This Is How Dangerous the Next COVID Variant Will Be, Experts Predict

Changes to the way the virus behaves are likely to come as it continues to spread.

The COVID-19 pandemic has had no shortage of twists and turns since it began. Time and time again, the SARS-CoV-2 virus has reminded us that even significant leaps in progress can be erased by a simple change in its makeup that makes it easier to spread, more virulent, or both. From the first sign of the Beta variant to the arrival and spread of Delta, the number of case counts and the level of concerns over the effectiveness of existing vaccines has hinged on how the pathogen adapts and changes over time. But could it possibly get worse? According to experts, the next COVID variant we face may be different, but it's not likely to be much more dangerous or deadly than what we've already seen, Salon reports.

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Since the earliest days of the pandemic, virologists and disease experts have pointed out that all viruses change and mutate over time as they continue to spread through a population. But according to Monica Gandhi, MD, an infectious disease doctor and professor of medicine at the University of California–San Francisco, it's more likely for them to become more contagious over time rather than deadly as part of an efficient evolution.

"They want more baby virus copies of themselves," Gandhi told Salon. "They don't usually evolve to kill their host more readily because that's actually not very smart."

Similar to animals, the evolution of microscopic pathogens tends to favor the offspring that can more easily reproduce and spread. However, at a certain point, scientists say that a virus can reach "peak fitness," meaning that it becomes as efficiently contagious as it possibly can be.

"More-fit variants can be expected to emerge over time (the occurrence of which will need to be monitored meticulously, as these pose a potential public health threat), but we believe that these will not continue to emerge indefinitely: nothing is infinite in nature, and eventually the virus will reach its form of 'maximum transmission,'" a group of scientists wrote in a June 2021 letter to the editor in the journal Nature. "After then, new variants will provide no further advantage in infectivity. The virus will thus stabilize, and this 'final' variant will prevail and become the dominant strain, experiencing only occasional, minimal variations."

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Gandhi also points out that the so-called "Delta-plus" subvariant, officially known as AY.4.2, was the latest version of the virus to gain attention from health officials "just because it could be more transmissible." Fortunately, most research so far points to AY.4.2 posing less of a threat than when the original variant began to spread.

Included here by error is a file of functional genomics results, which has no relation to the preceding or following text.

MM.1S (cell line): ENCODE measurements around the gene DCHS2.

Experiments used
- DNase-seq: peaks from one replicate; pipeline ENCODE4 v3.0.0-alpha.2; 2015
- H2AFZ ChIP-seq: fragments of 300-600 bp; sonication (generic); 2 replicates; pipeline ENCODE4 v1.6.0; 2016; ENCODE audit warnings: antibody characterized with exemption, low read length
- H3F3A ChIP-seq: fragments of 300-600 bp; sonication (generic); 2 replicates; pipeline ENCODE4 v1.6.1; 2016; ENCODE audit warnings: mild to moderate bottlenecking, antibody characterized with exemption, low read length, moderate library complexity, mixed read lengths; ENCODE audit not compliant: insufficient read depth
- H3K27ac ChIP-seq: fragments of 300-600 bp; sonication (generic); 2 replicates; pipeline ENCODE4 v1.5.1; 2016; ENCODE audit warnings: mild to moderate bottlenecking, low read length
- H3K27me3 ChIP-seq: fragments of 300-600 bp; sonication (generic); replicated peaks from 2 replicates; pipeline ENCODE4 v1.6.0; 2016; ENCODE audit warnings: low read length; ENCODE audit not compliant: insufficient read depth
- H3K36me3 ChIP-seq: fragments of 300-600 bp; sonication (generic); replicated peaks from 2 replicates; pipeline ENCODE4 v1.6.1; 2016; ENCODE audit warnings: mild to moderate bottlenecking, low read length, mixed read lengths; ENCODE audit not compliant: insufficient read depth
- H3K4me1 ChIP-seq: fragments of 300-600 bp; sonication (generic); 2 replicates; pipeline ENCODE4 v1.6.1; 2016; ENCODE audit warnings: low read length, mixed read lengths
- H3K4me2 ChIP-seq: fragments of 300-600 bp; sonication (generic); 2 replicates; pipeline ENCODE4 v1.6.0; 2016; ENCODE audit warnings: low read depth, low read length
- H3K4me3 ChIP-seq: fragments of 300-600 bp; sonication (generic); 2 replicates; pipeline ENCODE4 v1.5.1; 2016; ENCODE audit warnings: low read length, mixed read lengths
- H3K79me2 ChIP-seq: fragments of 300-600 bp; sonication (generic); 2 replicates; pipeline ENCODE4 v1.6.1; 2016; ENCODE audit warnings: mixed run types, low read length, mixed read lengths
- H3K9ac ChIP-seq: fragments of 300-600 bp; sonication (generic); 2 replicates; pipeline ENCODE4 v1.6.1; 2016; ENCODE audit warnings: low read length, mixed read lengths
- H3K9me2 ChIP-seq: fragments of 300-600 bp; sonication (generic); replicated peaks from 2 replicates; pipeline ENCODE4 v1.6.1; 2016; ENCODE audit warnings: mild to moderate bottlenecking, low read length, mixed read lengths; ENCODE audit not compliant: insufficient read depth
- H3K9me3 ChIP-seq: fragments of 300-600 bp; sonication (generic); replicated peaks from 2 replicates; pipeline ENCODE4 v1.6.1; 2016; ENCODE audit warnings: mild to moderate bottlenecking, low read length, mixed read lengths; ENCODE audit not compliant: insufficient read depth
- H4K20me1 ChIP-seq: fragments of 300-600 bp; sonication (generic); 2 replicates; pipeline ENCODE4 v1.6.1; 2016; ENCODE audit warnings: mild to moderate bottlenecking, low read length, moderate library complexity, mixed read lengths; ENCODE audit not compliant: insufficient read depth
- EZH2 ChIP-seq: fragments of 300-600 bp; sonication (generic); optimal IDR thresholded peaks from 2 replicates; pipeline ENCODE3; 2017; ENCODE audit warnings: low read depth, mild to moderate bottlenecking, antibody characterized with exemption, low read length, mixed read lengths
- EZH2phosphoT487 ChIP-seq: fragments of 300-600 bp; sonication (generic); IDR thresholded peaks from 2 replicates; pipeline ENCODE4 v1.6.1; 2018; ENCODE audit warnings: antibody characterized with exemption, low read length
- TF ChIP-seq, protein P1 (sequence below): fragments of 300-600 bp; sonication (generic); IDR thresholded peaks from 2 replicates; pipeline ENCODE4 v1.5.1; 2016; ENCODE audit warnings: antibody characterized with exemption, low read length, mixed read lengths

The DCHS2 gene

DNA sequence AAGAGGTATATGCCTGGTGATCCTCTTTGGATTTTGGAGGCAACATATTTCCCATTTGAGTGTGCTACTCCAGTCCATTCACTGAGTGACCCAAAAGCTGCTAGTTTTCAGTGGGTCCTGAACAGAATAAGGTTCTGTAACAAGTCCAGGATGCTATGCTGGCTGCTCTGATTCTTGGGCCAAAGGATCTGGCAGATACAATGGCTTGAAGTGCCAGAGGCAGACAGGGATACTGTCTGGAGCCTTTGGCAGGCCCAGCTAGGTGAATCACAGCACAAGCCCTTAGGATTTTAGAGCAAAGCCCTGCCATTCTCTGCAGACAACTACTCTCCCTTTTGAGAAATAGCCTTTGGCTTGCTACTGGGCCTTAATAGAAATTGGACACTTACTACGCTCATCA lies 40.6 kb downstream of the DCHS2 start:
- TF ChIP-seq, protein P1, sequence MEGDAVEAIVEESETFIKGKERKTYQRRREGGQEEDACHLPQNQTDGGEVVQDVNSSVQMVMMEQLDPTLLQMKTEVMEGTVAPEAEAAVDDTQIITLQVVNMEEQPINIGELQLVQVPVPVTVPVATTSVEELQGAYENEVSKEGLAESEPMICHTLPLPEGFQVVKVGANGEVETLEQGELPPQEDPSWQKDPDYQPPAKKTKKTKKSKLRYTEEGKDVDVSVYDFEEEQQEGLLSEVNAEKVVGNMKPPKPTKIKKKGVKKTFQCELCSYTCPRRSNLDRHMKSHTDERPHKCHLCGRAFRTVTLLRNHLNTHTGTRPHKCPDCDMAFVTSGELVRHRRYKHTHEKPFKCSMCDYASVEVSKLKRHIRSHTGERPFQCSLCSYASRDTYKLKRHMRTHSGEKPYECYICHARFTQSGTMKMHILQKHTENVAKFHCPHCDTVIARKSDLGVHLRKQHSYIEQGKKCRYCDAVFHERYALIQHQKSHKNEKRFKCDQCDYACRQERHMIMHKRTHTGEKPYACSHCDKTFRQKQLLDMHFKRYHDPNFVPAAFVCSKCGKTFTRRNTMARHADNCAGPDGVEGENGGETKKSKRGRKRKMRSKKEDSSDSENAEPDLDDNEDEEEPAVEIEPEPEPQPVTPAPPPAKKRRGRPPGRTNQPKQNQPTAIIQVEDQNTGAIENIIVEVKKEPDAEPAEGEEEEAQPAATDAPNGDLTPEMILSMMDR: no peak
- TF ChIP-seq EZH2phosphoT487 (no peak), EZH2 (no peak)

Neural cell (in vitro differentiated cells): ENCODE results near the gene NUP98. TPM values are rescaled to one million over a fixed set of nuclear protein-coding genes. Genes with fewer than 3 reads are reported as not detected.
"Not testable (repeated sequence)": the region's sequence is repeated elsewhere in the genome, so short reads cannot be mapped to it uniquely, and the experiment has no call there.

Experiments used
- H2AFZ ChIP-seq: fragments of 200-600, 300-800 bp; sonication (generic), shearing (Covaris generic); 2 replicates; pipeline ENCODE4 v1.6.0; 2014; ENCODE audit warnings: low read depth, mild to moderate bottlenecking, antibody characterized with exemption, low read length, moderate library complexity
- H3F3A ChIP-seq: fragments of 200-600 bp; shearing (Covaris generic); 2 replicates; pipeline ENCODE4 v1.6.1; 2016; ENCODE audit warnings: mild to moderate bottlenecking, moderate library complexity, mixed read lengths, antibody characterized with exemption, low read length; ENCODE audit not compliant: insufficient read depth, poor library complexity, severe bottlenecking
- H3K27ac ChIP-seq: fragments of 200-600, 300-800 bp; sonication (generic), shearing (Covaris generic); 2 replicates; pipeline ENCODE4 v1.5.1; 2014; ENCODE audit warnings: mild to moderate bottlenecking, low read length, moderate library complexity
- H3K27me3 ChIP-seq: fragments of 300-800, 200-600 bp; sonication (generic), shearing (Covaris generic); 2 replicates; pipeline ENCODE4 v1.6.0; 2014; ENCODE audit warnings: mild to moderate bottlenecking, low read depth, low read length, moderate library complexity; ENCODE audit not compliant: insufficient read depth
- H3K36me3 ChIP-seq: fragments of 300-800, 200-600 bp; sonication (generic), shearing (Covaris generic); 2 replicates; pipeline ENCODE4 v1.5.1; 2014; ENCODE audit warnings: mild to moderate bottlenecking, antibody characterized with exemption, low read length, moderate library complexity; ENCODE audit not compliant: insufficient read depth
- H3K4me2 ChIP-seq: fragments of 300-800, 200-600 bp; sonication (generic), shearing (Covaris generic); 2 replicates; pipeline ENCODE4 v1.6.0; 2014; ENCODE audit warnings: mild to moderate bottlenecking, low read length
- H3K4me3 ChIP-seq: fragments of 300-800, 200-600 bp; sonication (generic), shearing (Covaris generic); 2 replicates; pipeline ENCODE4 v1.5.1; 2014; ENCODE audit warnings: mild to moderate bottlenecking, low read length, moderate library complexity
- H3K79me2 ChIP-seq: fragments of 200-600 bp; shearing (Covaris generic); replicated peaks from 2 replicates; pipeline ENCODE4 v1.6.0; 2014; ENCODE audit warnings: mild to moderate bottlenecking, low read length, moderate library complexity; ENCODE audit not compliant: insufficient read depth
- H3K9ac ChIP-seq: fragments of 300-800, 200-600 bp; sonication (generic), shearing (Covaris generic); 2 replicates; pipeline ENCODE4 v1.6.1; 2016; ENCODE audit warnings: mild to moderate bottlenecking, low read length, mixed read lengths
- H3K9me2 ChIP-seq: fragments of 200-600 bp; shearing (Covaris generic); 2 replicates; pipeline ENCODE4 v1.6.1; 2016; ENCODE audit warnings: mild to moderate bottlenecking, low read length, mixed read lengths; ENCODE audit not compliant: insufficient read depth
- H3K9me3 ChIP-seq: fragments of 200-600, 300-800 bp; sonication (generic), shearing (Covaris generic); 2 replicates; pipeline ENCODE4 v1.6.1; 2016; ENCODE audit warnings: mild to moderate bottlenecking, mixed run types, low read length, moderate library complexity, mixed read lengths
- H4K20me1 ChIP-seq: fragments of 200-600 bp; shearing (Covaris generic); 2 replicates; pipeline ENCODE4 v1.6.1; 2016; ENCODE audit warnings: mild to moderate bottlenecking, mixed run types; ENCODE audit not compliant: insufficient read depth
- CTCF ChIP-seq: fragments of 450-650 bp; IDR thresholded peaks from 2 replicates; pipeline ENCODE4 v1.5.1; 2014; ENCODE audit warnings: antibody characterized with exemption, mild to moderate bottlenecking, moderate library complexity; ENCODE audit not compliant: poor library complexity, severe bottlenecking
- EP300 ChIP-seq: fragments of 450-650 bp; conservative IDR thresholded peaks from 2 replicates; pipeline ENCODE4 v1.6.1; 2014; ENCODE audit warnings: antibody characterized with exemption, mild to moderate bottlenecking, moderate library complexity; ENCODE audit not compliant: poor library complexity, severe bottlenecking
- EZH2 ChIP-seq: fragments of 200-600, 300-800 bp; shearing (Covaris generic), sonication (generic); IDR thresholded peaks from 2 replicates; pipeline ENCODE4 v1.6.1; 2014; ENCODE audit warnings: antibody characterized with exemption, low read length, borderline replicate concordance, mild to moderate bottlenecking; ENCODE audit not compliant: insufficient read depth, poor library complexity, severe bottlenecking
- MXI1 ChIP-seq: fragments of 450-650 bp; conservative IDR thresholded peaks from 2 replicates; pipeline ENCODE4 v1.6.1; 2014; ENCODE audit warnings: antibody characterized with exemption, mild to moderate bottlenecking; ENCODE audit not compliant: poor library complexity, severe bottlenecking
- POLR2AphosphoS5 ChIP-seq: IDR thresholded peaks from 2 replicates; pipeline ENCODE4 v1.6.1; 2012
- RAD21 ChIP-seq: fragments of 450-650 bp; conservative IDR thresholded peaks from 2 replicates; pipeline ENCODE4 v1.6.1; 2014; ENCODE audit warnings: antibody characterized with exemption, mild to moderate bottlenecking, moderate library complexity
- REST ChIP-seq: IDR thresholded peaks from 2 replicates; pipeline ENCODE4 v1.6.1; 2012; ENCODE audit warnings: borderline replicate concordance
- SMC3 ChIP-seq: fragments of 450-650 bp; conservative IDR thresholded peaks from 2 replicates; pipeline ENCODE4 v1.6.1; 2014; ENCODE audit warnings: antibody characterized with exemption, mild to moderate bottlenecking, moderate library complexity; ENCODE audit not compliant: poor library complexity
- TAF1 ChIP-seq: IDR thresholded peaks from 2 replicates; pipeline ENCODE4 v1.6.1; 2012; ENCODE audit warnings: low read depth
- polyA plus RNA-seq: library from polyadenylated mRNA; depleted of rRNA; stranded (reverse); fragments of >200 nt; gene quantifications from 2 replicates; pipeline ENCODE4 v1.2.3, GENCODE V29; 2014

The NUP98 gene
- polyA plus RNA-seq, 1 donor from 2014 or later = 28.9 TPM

"It looks like it has somewhere between a 12 percent and 18 percent transmission advantage over Delta, so it's not good news in that sense," Christina Pagel, PhD, director of the Clinical Operational Research Unit at University College London, told CNBC. "It's going to make things a bit more difficult, but it's not a massive jump."

Pagel then put the subvariant into perspective to explain how it could be less of a concern despite its ability to spread more quickly. "Delta compared to Alpha was around 60 percent more transmissible, it was doubling every week. This is going up by a percent or two a week—it's much, much slower. So in that sense, it's not a big disaster like Delta was. It will probably gradually replace Delta over the next few months. But there's no sign it's more vaccine resistant, [so] at the moment I wouldn't be panicking about it."

Still, other experts point out that staying on top of the small transformations SARS-CoV-2 undergoes is essential for ensuring vaccines can still be effective against it. "Most of the genetic changes we see in this virus are like the scars people accumulate over a lifetime—incidental marks of the road, most of which have no great significance or functional role," Stuart Ray, MD, vice-chair of medicine for data integrity and analytics at Johns Hopkins University School of Medicine, said in a blog post published by the university. "Updated versions of the current vaccines are being evaluated, but there is no clinical trial evidence yet that variant-specific vaccines would provide significantly greater protection. Though SARS-CoV-2 is changing gradually, it's still much less genetically diverse than influenza."

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Zachary Mack
Zach is a freelance writer specializing in beer, wine, food, spirits, and travel. He is based in Manhattan. Read more
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